FierceWirelessTech takes a closer look at some of the companies making the biggest waves in IoT, querying industry analysts for their take on which ones to watch in 2015.
While Apple's iPad and iPhone dominate the overall mobile video viewing market, two tablet-size devices--Amazon's Kindle Fire and Samsung Galaxy--are grabbing a huge share of video viewing rates, a new study by Adobe has found.
While shipments of Android tablets in MEA increased 47 per cent year on year in the third quarter of 2014, iOS and Windows OS both suffered declines over the same period.
The smartphone segment was boosted in the third quarter of 2014 by the launch of Apple's iPhone 6 combined with the continual adoption of lower-cost, entry-level smartphones that enable new users to become mobile broadband subscribers for the first time.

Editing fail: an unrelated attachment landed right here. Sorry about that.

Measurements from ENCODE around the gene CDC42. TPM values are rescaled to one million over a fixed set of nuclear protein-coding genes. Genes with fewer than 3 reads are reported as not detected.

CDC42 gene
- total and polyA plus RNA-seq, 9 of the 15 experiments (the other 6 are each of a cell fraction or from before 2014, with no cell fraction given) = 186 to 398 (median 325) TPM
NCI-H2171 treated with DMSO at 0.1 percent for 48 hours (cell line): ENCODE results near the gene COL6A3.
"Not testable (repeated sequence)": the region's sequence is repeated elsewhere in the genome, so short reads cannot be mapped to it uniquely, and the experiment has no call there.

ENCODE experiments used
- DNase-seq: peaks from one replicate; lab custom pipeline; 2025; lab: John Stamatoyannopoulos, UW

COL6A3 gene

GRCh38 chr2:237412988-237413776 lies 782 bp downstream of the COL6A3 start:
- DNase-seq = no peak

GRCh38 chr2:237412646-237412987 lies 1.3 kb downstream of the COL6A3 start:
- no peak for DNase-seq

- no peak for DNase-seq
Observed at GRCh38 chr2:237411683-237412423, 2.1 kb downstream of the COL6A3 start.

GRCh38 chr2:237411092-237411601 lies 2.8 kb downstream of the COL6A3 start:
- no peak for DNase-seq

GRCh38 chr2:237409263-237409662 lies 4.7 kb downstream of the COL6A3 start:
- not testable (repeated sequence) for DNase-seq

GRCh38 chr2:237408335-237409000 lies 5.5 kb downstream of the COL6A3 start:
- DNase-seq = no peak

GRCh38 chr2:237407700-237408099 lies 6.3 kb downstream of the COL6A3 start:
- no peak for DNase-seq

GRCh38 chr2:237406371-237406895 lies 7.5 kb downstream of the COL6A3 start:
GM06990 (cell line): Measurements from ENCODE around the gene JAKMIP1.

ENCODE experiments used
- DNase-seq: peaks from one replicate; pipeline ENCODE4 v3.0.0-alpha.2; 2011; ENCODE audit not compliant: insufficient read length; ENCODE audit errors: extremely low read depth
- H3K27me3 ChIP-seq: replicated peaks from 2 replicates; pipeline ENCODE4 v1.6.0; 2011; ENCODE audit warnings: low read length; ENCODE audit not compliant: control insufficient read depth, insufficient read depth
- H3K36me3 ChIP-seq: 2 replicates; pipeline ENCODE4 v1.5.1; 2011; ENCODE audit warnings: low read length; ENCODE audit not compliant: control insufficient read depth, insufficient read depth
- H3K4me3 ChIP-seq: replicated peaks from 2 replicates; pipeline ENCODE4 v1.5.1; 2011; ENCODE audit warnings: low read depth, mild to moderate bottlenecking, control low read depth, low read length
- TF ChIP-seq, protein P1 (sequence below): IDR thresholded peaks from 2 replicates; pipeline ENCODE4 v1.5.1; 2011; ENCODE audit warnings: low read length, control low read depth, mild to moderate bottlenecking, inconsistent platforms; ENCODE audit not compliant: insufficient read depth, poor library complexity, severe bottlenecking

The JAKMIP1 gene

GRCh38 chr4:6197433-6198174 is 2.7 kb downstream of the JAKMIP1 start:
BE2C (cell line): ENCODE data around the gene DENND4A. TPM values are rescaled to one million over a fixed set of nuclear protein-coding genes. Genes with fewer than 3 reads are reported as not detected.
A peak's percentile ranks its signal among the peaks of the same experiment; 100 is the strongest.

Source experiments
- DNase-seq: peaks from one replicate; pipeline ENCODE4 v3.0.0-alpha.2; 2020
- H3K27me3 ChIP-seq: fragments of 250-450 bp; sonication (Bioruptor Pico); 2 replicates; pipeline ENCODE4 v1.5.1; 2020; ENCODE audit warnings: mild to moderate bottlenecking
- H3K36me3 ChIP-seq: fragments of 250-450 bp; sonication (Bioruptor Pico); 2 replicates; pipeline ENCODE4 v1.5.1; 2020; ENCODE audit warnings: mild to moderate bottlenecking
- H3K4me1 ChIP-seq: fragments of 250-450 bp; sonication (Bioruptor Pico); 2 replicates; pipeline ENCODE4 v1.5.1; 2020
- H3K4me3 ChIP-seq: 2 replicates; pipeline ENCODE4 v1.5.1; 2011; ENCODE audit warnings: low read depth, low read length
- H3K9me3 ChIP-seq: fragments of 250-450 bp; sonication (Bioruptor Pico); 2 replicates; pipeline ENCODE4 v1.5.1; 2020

BlackBerry is taking the concept of mobile health a step further than rival smartphone makers with plans to launch apps specifically for healthcare professionals.
Research firm IDC expects total smartphone shipments of nearly 1.3 billion units in 2014, which would indicate a 26.3 percent increase over 2013. However, IDC thinks growth will slow in 2015 down to 1.4 billion units, or a 12.2 percent year-over-year growth rate.
The worldwide tablet market is expected to see a massive deceleration in 2014 with year-over-year growth slowing to 7.2 per cent, down from 52.5 per cent in 2013.
It came out a little early to be considered a holiday gift, but if it had been, app developers might be approaching Apple about exchanging the first version of the WatchKit SDK for something that would let them make better Apple Watch apps.
Fueled by the popularity of its new products, such as the iPhone 6 and iPhone 6 Plus, Apple's market capitalization soared to a record $700 billion in intraday trading Tuesday, a milestone that no other U.S. company has reached. By close on Tuesday, Apple's market cap had fallen to $690 billion, but that still makes the company significantly more valuable than Exxon Mobile, which is No. 2 in market cap, at $401 billion.
Sony can enjoy greater success as a supplier of smartphone components than a manufacturer in its own right, analysts say.